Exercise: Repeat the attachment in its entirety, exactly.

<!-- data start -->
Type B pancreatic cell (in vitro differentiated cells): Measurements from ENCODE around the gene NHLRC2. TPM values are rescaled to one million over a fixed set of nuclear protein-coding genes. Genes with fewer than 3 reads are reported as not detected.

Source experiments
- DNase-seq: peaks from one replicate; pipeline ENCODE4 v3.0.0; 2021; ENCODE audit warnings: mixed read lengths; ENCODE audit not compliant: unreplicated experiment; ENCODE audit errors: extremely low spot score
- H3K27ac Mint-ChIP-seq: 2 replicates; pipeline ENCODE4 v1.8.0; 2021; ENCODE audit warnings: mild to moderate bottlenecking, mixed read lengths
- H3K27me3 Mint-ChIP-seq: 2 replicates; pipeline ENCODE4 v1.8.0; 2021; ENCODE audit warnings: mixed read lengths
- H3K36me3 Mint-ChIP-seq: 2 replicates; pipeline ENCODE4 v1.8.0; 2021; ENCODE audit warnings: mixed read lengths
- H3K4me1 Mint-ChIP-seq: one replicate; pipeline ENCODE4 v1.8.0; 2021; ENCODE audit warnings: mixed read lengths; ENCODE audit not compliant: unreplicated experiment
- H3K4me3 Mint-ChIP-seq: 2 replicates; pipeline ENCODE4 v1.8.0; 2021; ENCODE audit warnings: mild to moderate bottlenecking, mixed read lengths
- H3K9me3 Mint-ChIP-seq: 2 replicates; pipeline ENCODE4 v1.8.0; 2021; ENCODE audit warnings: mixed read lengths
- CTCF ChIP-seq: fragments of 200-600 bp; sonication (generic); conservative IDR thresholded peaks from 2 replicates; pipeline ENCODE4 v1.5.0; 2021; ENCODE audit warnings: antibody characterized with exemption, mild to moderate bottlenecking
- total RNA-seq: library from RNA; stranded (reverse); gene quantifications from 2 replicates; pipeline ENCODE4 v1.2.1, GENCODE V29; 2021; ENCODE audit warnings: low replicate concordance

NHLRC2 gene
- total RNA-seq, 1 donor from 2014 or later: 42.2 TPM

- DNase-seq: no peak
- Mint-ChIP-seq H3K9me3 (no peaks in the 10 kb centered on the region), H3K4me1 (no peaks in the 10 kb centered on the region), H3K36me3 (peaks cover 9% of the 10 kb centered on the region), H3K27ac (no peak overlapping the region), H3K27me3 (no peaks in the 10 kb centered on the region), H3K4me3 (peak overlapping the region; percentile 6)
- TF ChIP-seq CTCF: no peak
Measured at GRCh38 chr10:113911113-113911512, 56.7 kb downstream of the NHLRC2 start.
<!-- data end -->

Type B pancreatic cell (in vitro differentiated cells): Measurements from ENCODE around the gene NHLRC2. TPM values are rescaled to one million over a fixed set of nuclear protein-coding genes. Genes with fewer than 3 reads are reported as not detected.

Source experiments
- DNase-seq: peaks from one replicate; pipeline ENCODE4 v3.0.0; 2021; ENCODE audit warnings: mixed read lengths; ENCODE audit not compliant: unreplicated experiment; ENCODE audit errors: extremely low spot score
- H3K27ac Mint-ChIP-seq: 2 replicates; pipeline ENCODE4 v1.8.0; 2021; ENCODE audit warnings: mild to moderate bottlenecking, mixed read lengths
- H3K27me3 Mint-ChIP-seq: 2 replicates; pipeline ENCODE4 v1.8.0; 2021; ENCODE audit warnings: mixed read lengths
- H3K36me3 Mint-ChIP-seq: 2 replicates; pipeline ENCODE4 v1.8.0; 2021; ENCODE audit warnings: mixed read lengths
- H3K4me1 Mint-ChIP-seq: one replicate; pipeline ENCODE4 v1.8.0; 2021; ENCODE audit warnings: mixed read lengths; ENCODE audit not compliant: unreplicated experiment
- H3K4me3 Mint-ChIP-seq: 2 replicates; pipeline ENCODE4 v1.8.0; 2021; ENCODE audit warnings: mild to moderate bottlenecking, mixed read lengths
- H3K9me3 Mint-ChIP-seq: 2 replicates; pipeline ENCODE4 v1.8.0; 2021; ENCODE audit warnings: mixed read lengths
- CTCF ChIP-seq: fragments of 200-600 bp; sonication (generic); conservative IDR thresholded peaks from 2 replicates; pipeline ENCODE4 v1.5.0; 2021; ENCODE audit warnings: antibody characterized with exemption, mild to moderate bottlenecking
- total RNA-seq: library from RNA; stranded (reverse); gene quantifications from 2 replicates; pipeline ENCODE4 v1.2.1, GENCODE V29; 2021; ENCODE audit warnings: low replicate concordance

NHLRC2 gene
- total RNA-seq, 1 donor from 2014 or later: 42.2 TPM

- DNase-seq: no peak
- Mint-ChIP-seq H3K9me3 (no peaks in the 10 kb centered on the region), H3K4me1 (no peaks in the 10 kb centered on the region), H3K36me3 (peaks cover 9% of the 10 kb centered on the region), H3K27ac (no peak overlapping the region), H3K27me3 (no peaks in the 10 kb centered on the region), H3K4me3 (peak overlapping the region; percentile 6)
- TF ChIP-seq CTCF: no peak
Measured at GRCh38 chr10:113911113-113911512, 56.7 kb downstream of the NHLRC2 start.